Another dot in the blogosphere?

Google-proof questions/exams?

Posted on: December 4, 2009

The Electric Educator blogged about Google-Proof Questioning: A New Use for Bloom’s Taxonomy. Like me, you might have been drawn to the Google-proofing part of his blog topic.

After reading his entry, I concluded that he made one excellent point, but skimmed on another in the process.

He suggested how teachers could use a job aid based on Bloom’s Taxonomy (below) to create questions that promoted higher order thinking (HOT). While Google enabled learners to search for information and factoids, they still had to decide on their worth and create something new from them. In other words, technology like Google allows learners to focus on HOT.

BTW, the job aid that the Electric Educator highlighted was the same one I used earlier this semester in my ICT course to show my teacher trainees how to write good specific instructional objectives. You use it outwardly from the centre by selecting a cognitive learning outcome, a measurable verb and an example activity.

So what did he “miss”? I thought that his blog title, while catchy, might have implied a method for teachers to fight the Googling behaviour of students or for teachers to create questions where Google could not help at all.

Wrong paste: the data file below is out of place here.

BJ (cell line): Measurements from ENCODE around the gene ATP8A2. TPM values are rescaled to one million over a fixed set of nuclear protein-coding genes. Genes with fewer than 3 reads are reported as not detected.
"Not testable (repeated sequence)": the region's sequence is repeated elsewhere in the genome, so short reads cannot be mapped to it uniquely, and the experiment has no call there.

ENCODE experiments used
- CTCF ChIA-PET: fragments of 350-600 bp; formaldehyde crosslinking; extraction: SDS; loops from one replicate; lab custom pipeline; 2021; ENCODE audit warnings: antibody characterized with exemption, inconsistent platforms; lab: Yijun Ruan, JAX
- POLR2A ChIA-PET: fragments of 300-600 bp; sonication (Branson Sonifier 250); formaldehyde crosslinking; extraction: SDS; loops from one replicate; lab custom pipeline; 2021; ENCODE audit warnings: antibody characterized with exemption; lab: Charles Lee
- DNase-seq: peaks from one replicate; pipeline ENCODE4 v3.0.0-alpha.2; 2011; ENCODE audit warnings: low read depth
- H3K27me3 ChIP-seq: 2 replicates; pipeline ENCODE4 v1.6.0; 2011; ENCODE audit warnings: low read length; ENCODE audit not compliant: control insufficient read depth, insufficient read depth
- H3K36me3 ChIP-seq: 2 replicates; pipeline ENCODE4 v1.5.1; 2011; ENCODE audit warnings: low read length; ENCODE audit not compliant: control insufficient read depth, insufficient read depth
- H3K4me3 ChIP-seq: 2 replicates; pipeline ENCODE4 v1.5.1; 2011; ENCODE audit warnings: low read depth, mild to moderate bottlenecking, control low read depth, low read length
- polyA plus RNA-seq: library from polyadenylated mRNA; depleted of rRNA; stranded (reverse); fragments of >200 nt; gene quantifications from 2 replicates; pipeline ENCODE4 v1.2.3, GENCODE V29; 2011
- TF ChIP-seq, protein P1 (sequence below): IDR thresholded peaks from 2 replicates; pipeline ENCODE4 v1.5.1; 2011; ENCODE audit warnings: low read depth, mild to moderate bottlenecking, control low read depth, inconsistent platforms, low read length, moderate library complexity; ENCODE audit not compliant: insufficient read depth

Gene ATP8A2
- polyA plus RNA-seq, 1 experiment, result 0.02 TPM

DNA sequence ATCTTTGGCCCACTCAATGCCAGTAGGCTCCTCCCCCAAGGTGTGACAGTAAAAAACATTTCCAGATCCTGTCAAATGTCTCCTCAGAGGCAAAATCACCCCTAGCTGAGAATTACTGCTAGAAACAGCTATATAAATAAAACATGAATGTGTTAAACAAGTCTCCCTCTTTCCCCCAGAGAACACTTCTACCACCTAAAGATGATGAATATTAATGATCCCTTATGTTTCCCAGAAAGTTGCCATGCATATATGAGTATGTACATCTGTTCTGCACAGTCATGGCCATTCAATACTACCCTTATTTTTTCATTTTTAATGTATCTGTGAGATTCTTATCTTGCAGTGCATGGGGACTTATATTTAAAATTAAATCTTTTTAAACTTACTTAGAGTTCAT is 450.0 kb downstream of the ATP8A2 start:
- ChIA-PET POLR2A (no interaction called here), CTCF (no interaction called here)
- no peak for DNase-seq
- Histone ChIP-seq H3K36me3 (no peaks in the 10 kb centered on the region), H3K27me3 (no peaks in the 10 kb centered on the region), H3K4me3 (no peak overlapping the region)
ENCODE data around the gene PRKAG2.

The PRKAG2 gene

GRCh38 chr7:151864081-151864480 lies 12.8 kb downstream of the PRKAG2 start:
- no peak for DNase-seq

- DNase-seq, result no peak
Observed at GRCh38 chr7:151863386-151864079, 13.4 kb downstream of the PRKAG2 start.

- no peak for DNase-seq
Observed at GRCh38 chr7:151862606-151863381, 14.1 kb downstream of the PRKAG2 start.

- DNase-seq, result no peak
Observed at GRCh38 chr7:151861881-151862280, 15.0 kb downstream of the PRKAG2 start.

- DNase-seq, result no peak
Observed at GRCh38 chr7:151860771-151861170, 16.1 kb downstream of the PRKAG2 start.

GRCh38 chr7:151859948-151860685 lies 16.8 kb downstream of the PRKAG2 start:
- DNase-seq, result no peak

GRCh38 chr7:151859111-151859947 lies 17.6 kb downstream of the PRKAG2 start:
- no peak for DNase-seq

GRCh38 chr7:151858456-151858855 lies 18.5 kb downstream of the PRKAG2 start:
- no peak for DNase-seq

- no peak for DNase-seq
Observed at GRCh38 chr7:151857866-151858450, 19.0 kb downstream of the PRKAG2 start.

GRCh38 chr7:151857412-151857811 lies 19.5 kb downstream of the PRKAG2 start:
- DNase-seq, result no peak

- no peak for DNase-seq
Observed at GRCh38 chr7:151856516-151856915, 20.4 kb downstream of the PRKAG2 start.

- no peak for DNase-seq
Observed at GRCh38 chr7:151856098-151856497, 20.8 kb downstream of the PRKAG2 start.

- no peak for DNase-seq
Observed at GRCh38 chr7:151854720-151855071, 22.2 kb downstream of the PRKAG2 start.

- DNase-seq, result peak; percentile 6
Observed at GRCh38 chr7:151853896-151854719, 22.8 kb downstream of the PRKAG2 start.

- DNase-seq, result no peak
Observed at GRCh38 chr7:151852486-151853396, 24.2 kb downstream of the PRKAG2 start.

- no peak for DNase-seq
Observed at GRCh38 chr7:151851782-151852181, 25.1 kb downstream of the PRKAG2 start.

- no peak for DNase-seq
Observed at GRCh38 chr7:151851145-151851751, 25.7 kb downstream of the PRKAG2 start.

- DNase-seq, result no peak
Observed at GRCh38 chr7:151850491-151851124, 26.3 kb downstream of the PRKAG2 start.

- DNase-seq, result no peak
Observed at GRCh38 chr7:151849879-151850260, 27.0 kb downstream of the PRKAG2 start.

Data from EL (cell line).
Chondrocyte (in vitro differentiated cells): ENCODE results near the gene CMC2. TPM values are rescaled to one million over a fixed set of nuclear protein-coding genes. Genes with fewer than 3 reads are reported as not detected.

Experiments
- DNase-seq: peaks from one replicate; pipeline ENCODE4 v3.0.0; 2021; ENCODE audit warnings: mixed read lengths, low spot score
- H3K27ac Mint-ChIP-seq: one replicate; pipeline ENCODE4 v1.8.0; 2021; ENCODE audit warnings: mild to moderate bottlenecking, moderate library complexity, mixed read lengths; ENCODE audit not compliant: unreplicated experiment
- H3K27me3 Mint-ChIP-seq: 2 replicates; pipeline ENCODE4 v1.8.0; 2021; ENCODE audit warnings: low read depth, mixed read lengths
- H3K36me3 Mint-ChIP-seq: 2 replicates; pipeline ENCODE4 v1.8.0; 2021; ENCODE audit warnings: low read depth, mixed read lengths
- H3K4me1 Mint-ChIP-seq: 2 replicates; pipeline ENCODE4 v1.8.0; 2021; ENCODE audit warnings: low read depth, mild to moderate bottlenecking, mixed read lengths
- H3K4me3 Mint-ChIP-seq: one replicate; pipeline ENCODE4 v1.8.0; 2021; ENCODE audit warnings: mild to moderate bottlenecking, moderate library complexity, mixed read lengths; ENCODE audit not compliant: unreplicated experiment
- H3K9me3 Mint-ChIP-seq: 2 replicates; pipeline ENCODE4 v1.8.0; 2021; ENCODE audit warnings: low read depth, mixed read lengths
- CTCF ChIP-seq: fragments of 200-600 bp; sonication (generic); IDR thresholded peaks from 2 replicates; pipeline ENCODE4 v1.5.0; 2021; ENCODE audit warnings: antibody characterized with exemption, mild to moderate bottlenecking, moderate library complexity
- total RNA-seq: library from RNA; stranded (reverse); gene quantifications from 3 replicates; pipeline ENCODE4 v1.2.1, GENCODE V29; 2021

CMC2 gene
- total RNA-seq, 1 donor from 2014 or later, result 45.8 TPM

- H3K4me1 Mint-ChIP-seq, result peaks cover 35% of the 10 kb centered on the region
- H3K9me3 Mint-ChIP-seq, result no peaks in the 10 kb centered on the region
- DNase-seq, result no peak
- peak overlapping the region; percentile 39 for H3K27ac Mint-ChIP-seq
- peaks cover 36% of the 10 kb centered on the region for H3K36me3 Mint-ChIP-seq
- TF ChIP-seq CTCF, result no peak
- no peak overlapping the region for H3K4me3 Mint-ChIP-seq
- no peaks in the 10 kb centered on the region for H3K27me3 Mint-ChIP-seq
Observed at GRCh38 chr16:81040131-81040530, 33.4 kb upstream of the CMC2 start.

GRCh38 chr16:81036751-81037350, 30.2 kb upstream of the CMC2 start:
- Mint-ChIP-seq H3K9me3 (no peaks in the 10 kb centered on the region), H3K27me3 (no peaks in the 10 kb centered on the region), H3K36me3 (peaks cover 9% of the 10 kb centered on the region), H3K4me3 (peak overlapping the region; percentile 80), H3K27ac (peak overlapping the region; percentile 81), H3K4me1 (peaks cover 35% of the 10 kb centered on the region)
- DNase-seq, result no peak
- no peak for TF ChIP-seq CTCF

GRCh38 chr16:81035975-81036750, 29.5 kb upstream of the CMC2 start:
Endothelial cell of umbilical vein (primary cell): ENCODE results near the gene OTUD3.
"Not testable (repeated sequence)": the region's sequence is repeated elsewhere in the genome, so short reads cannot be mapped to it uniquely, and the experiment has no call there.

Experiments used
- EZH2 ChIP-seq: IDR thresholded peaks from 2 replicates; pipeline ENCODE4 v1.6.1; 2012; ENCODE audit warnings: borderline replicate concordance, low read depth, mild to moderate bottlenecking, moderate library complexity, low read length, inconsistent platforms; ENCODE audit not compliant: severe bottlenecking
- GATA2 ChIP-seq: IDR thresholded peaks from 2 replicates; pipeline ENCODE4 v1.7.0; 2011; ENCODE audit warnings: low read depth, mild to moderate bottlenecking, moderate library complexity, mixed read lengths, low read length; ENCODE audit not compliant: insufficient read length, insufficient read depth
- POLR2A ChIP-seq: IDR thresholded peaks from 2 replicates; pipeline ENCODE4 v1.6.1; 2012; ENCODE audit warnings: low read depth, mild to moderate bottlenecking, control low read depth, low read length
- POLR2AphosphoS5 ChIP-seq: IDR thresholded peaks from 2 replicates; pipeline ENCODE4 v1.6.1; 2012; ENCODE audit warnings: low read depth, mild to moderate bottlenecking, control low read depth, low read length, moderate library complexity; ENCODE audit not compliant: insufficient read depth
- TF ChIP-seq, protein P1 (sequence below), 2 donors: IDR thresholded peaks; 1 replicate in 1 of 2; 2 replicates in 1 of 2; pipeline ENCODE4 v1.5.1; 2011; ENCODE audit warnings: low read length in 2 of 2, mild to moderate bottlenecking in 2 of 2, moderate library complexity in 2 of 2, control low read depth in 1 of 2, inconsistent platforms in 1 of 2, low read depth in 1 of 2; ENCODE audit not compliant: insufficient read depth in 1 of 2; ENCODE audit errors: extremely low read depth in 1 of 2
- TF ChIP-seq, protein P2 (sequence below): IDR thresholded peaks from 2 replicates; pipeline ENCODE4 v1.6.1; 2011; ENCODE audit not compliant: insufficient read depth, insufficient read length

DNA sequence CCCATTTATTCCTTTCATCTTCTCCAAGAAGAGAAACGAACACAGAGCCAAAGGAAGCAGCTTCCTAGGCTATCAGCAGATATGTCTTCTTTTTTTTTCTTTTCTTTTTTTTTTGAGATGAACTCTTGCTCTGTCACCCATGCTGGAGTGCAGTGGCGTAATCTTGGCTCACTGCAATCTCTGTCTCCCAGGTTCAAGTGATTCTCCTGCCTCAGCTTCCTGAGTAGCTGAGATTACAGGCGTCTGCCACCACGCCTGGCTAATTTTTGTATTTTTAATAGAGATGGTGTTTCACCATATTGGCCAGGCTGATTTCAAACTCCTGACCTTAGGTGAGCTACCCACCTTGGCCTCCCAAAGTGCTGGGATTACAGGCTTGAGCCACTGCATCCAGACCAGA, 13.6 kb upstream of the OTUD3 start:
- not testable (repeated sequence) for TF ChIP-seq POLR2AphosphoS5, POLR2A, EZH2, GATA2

He did not say that, of course. In fact, Google is integral to the learning process. Google helps with the lower order thinking and tasks. But it is the teacher’s lesson design, scaffolding and overall pedagogy combined with effort on the part of students that help students think creatively and critically.

In other words, educators should WANT students to use Google (and other Internet resources). But we should also model and teach skills of analysis, evaluation and synthesis so that students internalise these methods.

In fact, I’d like to see us go as far as the Danes who have trialed the open use of the Internet during exams! Here’s a quote from that BBC article:

The teachers also think the nature of the questions make it harder to cheat in exams. Students are no longer required to regurgitate facts and figures. Instead the emphasis is on their ability to sift through and analyse information.

Minister for education in Denmark, Bertel Haarder, says: “Our exams have to reflect daily life in the classroom and daily life in the classroom has to reflect life in society.

Different context, same themes: Teach them to think. Realign learning to mirror real life.

2 Responses to "Google-proof questions/exams?"

Thanks for extending the discussion. You have clearly identified the purpose and intent of my post. I chuckle at some of the comments that people have left for me as they think I am in favor of banning Google from schools. That is certainly not the case!

Keep up the good work.

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Thanks for taking the trouble to visit and comment, John. And for provoking people into thinking!

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